Public debate on postfire logging has intensified in recent years, particularly since passage of the 'salvage rider' in 1995, directing accelerated harvest of dead trees in the western United States. Supporters of postfire logging argue that it is part of a suite of restoration techniques, and that removal of timber means reduction of fuels for future fires (the 'reburn' effect). Opponents argue that it causes damage to burned sites, particularly to soils, that it increases sediment transport, and that it removes large dead trees that have important ecological functions. Considerable debate about the merits of postfire logging has been carried on without benefit of much scientific information. A recent review drew together the available scientific literature on postfire logging. At the same time, an experimental study in eastern Oregon was designed to test the 'reburn' hypothesis and to examine soil and sediment transport in a major postfire logging operation. Contributing scientists are Jim McIver and Roger Ottmar.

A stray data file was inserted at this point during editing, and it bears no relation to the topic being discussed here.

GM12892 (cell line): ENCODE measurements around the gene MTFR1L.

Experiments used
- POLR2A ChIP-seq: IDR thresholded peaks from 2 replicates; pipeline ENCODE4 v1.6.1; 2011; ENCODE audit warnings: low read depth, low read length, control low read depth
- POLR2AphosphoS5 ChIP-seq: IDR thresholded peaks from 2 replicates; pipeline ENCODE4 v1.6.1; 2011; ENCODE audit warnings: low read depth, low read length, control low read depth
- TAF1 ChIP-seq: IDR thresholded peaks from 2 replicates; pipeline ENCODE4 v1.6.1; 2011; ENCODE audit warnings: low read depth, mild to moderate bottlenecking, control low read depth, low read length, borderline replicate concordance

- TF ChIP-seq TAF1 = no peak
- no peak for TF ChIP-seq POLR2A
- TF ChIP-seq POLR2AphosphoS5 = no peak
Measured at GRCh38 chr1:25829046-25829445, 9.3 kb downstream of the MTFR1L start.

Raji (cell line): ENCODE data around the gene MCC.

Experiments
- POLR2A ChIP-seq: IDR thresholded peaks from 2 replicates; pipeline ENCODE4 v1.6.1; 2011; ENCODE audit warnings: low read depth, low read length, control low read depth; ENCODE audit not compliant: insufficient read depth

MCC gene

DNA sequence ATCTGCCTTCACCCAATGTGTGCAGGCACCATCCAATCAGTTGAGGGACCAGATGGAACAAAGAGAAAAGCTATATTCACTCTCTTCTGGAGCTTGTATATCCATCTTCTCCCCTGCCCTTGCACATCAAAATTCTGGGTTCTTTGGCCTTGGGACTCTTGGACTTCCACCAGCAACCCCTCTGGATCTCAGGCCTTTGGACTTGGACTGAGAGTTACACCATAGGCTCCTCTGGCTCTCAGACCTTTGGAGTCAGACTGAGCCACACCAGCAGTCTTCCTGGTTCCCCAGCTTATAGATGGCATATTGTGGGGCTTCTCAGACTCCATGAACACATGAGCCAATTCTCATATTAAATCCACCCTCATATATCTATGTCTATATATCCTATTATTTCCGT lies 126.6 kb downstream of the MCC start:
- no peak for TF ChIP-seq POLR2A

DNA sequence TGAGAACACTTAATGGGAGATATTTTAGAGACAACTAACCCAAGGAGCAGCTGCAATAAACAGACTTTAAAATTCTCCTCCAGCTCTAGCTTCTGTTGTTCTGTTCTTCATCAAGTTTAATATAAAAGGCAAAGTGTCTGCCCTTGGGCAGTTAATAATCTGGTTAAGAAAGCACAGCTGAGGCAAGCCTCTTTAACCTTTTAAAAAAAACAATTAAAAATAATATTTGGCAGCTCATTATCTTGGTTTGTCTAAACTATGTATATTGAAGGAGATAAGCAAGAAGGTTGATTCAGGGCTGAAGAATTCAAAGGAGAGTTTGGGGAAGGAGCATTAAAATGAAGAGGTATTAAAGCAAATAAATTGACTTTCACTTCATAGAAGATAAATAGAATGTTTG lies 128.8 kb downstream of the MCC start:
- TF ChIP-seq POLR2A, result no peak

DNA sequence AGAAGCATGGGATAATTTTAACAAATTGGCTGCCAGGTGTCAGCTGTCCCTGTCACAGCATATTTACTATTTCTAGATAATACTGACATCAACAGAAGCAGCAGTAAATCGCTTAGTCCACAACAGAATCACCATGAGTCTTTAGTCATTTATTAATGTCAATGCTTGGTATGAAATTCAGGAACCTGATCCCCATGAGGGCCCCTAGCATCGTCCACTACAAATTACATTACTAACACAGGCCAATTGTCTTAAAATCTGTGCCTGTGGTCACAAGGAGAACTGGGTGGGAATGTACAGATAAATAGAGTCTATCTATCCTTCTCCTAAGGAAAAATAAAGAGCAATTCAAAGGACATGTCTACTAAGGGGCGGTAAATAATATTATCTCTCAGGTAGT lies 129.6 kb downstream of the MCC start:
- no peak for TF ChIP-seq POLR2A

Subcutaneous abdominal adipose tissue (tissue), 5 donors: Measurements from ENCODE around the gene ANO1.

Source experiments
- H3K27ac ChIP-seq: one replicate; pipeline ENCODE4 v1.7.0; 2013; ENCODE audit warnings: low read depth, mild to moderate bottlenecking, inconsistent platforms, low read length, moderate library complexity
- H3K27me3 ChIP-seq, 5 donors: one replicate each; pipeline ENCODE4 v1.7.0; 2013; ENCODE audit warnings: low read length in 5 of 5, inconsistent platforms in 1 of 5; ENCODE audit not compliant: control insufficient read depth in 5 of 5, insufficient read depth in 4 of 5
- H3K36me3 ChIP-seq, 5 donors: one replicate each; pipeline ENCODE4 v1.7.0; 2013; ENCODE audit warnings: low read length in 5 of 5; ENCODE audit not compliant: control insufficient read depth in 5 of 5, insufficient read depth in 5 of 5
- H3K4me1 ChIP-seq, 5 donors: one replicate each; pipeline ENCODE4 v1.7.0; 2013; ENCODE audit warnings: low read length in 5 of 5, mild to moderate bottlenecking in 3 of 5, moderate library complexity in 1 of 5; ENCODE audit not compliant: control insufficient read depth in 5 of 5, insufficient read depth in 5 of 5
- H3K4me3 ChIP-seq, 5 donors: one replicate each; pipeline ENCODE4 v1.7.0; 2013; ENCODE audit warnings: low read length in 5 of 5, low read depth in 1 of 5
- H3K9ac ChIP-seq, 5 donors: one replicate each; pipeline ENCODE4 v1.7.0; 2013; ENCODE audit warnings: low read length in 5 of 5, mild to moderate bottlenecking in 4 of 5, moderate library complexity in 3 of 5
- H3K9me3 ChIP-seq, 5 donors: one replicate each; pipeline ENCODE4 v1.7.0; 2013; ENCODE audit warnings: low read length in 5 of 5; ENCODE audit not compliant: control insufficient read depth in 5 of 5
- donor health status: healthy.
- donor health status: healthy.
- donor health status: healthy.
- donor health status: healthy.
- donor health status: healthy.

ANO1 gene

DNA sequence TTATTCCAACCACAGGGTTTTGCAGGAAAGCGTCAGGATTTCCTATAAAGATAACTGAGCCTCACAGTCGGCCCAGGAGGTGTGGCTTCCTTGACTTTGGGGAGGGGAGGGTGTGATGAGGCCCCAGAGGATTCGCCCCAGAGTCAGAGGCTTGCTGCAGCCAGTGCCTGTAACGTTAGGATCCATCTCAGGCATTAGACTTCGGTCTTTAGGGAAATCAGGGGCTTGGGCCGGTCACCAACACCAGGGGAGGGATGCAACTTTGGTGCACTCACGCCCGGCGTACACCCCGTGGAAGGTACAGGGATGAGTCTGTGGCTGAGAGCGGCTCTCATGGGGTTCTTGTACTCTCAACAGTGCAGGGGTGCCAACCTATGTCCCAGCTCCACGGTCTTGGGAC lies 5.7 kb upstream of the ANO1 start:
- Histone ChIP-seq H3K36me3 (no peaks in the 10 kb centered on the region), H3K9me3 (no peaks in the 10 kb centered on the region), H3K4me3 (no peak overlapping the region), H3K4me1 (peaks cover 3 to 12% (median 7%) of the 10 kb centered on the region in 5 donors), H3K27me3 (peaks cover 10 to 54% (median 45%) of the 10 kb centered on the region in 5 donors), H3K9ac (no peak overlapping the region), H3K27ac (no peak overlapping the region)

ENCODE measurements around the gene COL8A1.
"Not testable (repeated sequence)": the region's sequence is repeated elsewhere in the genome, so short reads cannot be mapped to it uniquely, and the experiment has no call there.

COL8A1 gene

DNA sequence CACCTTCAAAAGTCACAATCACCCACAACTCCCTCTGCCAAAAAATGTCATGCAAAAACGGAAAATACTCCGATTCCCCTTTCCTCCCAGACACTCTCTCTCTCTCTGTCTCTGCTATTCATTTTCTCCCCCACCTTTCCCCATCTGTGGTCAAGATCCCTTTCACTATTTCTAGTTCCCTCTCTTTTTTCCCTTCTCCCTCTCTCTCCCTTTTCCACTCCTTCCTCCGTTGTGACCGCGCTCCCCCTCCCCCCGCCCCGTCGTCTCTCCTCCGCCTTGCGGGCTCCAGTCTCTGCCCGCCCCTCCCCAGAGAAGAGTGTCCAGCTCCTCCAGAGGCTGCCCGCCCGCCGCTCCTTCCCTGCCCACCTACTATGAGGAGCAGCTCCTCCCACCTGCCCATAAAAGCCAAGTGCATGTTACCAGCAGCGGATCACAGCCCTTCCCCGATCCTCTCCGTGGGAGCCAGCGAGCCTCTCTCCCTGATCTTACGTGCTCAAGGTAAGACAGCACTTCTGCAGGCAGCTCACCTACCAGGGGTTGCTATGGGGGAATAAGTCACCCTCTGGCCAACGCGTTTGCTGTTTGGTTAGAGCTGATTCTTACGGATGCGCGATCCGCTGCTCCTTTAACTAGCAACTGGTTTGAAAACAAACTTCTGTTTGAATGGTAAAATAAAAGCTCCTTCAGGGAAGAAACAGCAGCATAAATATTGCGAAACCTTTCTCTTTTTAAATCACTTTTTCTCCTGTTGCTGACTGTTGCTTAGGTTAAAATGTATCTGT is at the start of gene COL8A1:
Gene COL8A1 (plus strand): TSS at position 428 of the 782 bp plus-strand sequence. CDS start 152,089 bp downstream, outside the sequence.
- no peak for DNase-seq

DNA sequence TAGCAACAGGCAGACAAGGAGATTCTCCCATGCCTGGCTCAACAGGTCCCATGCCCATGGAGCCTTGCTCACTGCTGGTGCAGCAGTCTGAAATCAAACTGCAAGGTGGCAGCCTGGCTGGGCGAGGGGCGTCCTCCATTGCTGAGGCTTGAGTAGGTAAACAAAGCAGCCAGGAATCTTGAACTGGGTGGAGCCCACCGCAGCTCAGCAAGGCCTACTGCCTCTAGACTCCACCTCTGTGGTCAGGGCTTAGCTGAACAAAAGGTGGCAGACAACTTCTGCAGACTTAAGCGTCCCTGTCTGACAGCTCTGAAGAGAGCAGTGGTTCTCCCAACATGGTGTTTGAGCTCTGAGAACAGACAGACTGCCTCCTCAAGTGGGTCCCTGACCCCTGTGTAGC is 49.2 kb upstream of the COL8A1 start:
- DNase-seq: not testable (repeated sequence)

Duncan, S. 2002. Postfire logging: is it beneficial to a forest? Science Findings 47. Portland, OR: USDA Forest Service, Pacific Northwest Research Station. 5 p.